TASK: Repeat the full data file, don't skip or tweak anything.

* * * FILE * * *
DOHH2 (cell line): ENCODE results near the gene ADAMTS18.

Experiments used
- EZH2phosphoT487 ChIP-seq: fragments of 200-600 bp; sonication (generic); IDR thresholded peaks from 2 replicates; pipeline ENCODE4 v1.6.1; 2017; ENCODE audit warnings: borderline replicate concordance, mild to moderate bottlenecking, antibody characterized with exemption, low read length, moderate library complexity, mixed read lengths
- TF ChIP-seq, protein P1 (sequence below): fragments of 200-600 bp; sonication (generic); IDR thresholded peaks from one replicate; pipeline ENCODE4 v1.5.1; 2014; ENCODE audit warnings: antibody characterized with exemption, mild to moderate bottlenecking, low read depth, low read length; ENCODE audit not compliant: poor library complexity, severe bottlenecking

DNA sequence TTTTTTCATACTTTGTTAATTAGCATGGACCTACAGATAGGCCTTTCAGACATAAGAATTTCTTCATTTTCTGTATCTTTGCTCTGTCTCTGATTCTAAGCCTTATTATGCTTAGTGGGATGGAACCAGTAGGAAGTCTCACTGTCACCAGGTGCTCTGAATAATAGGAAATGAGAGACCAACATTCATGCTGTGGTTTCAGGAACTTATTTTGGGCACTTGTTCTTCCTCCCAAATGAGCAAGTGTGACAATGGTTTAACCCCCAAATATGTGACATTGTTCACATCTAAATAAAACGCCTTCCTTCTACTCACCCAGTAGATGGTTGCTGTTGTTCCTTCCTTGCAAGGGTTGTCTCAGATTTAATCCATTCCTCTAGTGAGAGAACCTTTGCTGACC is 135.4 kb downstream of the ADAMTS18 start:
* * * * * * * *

DOHH2 (cell line): ENCODE results near the gene ADAMTS18.

Experiments used
- EZH2phosphoT487 ChIP-seq: fragments of 200-600 bp; sonication (generic); IDR thresholded peaks from 2 replicates; pipeline ENCODE4 v1.6.1; 2017; ENCODE audit warnings: borderline replicate concordance, mild to moderate bottlenecking, antibody characterized with exemption, low read length, moderate library complexity, mixed read lengths
- TF ChIP-seq, protein P1 (sequence below): fragments of 200-600 bp; sonication (generic); IDR thresholded peaks from one replicate; pipeline ENCODE4 v1.5.1; 2014; ENCODE audit warnings: antibody characterized with exemption, mild to moderate bottlenecking, low read depth, low read length; ENCODE audit not compliant: poor library complexity, severe bottlenecking

DNA sequence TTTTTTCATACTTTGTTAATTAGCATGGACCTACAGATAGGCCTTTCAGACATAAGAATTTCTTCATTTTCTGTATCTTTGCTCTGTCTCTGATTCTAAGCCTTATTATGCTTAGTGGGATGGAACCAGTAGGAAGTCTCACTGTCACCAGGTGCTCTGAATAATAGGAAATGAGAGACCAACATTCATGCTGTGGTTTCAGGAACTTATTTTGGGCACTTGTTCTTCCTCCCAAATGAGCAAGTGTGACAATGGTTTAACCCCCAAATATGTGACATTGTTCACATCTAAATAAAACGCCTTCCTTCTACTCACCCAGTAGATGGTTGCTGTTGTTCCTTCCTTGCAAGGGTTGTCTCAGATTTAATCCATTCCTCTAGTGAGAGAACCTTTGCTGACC is 135.4 kb downstream of the ADAMTS18 start: